The Departments of Interior and Energy released a draft environmental impact statement (EIS) for the program to establish "solar energy zones" (SEZ) in America's southwestern deserts. The Draft EIS evaluates the SEZs and other proposed permitting policies and guidelines that would streamline the process for government approval of solar energy projects on public land. The Solar Energy Zones proposed for California cover approximately 530 square miles, far more land than is being considered in other states.
If done correctly, the program could steer more energy development to already-disturbed lands, and away from pristine desert habitat. However, a cursory review of the SEZs proposed for California indicates that the Department of the Interior is still considering solar energy development in areas already confirmed to be of high ecological and cultural value, such as the Pisgah area (near the proposed Calico Solar power project) and the Imperial Valley. The Chuckwalla Valley in California's Sonoran Desert would also host one of the largest Solar Energy Zones that could severely fragment this area's habitat if the zone is not carefully configured.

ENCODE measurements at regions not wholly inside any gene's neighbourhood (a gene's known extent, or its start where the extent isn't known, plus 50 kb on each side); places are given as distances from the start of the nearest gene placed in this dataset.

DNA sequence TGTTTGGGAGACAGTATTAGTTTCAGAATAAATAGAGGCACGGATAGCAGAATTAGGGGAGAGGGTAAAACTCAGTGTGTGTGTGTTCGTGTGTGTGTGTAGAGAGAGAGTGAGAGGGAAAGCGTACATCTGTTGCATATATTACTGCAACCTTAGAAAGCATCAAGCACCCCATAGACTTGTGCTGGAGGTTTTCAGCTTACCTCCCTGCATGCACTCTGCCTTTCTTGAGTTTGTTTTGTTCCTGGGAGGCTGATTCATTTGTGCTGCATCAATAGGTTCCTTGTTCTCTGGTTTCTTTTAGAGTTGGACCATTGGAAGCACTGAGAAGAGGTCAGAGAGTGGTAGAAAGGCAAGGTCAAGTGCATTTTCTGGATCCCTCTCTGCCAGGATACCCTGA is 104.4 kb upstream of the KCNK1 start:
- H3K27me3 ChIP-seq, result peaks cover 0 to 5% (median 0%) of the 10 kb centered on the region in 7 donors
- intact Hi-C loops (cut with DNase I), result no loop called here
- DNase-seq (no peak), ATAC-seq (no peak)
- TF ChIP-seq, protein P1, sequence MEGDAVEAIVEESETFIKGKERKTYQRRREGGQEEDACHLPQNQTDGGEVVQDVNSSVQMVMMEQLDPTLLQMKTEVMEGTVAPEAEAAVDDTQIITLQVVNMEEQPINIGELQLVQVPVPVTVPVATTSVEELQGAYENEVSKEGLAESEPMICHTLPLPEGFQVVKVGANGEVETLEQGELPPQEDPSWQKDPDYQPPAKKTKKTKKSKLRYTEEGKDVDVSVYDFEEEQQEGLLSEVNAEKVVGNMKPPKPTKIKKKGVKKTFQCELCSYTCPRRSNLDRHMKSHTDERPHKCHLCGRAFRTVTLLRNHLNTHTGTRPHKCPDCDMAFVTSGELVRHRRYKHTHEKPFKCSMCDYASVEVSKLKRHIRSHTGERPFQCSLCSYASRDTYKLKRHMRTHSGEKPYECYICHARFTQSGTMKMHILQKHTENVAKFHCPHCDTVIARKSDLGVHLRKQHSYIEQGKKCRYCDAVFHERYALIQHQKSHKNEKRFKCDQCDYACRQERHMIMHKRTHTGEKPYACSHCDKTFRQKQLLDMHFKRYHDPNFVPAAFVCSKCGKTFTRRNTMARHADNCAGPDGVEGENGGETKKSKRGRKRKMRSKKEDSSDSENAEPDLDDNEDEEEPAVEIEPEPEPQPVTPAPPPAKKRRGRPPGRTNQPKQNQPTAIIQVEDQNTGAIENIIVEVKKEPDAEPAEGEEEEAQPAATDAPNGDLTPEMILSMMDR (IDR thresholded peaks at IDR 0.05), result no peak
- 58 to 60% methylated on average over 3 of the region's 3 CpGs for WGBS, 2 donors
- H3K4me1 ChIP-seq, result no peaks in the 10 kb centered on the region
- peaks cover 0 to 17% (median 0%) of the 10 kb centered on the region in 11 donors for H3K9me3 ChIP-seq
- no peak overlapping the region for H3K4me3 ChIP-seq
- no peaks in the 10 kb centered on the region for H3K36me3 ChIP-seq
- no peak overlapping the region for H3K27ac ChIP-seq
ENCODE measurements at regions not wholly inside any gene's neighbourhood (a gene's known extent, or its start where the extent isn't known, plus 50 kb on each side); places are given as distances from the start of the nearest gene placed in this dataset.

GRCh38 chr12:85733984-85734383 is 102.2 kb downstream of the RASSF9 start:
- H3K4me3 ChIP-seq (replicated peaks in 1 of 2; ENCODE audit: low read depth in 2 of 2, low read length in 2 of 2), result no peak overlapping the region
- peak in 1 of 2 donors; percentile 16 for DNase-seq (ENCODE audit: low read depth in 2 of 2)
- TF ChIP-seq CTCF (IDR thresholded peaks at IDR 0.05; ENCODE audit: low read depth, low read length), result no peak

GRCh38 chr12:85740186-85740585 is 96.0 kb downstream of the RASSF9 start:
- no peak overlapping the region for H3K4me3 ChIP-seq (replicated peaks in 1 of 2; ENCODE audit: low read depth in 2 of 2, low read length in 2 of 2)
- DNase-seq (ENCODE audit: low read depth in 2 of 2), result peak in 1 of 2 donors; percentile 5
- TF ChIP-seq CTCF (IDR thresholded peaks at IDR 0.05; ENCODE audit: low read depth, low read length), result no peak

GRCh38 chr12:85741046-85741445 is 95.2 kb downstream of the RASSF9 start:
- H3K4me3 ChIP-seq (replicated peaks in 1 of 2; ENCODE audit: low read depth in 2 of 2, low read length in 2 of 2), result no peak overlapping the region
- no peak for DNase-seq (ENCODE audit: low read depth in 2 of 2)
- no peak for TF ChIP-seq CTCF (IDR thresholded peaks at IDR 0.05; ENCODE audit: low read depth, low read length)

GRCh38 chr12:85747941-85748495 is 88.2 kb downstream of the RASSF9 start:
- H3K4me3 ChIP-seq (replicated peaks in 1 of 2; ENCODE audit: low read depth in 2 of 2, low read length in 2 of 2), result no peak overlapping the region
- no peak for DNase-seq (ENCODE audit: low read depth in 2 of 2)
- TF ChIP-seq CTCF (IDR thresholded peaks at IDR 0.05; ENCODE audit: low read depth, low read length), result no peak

The release of the Draft EIS starts a 90-day public comment period. Stay tuned for a more in-depth assessment of the proposed Solar Energy Zones in California's deserts. To view the DOI press release, you can visit the Desert Protective Council's website.